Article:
> issue of The New York Times Book Review, it was described as "masterfully
> structured and rich in theme," and it went on to win countless awards and
> honors, was taught in schools and colleges throughout the world, and was
> translated into more than a dozen languages.
>       I Am the Cheese followed in 1977 and After the First Death in 1979.
>       The three books established Mr. Cormier as a master of the young adult
> novel. In 1991, the Young Adult Services Division of the American Library
> Association presented Mr. Cormier with the Margaret A. Edwards Award,
> citing the trio of books as "brilliantly crafted and troubling novels
> have achieved the status of classics in young adult literature."
>       In 1982, Mr. Cormier was honored by the National Council of Teachers of
> English and its Adolescent Literature Assembly (ALAN) for his
> contribution to the field of adolescent literature" and for his
> "innovative creativity."
>       Eight Plus One, an anthology of short stories that have appeared in such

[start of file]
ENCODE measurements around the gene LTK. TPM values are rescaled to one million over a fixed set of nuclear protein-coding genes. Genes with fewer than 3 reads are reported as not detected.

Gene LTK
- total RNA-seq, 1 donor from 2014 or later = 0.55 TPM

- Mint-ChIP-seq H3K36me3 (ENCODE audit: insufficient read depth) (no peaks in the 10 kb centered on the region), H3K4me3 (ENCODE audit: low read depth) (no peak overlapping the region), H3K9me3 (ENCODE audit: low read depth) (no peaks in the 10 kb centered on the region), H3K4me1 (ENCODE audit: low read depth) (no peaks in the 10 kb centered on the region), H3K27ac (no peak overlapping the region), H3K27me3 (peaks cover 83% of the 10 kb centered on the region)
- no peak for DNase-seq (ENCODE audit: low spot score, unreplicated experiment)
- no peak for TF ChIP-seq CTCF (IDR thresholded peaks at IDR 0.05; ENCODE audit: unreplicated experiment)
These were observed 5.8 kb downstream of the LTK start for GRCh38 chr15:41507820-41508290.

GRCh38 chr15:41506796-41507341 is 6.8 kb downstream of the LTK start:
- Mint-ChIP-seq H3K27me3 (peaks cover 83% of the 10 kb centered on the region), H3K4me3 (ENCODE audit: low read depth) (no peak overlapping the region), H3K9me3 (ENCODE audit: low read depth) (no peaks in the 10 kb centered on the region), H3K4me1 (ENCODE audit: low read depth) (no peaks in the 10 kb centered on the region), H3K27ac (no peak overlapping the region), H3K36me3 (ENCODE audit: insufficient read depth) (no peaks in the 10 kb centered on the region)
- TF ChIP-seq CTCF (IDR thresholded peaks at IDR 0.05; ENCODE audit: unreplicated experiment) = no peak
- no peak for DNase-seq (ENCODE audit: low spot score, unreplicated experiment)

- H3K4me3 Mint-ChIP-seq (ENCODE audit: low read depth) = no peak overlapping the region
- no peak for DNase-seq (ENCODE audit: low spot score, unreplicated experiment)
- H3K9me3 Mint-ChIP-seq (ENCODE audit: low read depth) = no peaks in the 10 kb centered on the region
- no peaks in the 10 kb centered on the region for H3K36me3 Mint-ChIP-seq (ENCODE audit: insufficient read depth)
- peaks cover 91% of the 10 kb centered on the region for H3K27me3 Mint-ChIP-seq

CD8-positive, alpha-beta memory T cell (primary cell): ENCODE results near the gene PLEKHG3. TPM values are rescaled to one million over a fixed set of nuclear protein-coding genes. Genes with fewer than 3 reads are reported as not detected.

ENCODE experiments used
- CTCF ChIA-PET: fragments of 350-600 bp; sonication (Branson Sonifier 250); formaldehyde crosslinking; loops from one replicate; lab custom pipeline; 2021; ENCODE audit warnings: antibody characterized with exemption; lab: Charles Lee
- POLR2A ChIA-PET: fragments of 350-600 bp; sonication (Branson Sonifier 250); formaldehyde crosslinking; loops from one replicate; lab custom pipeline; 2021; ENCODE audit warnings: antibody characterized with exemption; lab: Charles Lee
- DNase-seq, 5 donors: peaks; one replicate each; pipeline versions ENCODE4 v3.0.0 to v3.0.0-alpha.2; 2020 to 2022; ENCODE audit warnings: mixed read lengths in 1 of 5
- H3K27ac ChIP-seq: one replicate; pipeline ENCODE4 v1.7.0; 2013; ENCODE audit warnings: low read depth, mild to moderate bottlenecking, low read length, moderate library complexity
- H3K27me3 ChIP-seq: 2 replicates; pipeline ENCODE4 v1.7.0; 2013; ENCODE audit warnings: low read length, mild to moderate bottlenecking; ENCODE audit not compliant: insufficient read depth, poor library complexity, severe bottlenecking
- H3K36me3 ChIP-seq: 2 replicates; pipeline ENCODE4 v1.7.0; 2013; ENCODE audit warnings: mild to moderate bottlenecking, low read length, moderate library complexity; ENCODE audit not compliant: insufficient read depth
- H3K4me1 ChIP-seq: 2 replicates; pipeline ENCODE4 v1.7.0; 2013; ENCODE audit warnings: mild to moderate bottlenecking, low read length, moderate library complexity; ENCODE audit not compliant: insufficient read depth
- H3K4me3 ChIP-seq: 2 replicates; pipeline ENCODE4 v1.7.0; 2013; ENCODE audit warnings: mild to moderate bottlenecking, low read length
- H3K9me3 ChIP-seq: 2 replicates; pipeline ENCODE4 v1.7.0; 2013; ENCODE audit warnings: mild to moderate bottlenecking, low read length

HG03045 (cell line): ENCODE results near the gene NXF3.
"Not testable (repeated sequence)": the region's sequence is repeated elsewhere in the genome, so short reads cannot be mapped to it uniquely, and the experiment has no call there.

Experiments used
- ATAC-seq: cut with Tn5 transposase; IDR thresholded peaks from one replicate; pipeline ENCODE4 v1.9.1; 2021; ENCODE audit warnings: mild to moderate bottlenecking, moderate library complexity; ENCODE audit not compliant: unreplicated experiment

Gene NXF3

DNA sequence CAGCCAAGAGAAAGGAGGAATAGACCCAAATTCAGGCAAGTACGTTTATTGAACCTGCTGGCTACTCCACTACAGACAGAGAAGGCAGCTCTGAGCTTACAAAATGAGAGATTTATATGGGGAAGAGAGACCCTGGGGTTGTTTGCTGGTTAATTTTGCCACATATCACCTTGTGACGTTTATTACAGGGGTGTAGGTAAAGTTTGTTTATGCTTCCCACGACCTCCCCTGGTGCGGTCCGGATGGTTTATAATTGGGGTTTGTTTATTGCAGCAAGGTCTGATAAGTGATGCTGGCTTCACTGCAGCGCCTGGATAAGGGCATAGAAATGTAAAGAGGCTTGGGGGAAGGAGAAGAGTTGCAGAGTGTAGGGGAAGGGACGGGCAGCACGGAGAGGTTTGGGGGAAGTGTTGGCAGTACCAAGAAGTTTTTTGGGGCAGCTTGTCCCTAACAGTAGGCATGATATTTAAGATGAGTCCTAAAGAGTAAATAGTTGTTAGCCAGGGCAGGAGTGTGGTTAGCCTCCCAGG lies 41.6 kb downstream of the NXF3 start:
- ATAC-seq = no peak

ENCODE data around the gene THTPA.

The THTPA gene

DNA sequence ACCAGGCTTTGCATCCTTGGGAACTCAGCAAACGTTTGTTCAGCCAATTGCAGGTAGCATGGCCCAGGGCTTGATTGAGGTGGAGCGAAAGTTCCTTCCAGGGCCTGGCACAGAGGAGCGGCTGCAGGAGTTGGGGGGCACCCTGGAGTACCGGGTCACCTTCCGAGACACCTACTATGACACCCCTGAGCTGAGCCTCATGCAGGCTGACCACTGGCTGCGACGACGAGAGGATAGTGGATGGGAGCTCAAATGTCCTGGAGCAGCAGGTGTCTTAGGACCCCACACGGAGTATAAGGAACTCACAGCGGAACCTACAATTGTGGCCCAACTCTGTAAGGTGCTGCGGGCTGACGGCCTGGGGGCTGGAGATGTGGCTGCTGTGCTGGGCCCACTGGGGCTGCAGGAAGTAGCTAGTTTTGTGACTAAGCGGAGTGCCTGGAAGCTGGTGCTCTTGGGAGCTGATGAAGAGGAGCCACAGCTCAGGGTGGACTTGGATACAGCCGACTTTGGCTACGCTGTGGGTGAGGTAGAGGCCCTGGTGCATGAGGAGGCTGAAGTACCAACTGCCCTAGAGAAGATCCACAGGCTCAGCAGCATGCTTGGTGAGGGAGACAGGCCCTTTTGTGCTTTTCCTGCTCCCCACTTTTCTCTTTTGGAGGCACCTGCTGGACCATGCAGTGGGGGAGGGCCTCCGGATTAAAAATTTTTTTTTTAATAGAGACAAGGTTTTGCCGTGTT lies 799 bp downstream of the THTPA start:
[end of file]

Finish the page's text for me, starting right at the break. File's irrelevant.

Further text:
> publications as the Saturday Evening Post, The Sign, and Redbook, was
> published in 1980. In later years, many of the stories in the collection,
> notably "The Moustache," "President Cleveland, Where Are You?" and "Mine
> on Thursdays," appeared in anthologies and school textbooks. The
> collection also received the World of Reading Readers' Choice Award,
> sponsored by Silver Burdett & Ginn, especially notable because young
> readers voted for Mr. Cormier to receive the prize.
>       I Have Words to Spend, a collection of his newspaper and magazine
> columns, appeared in 1991, assembled and edited by his wife, Constance.
>       Mr. Cormier's other novels include The Bumblebee Flies Anyway, 1983;
> Beyond the Chocolate War, 1983; Fade, 1988; Other Bells for Us to Ring,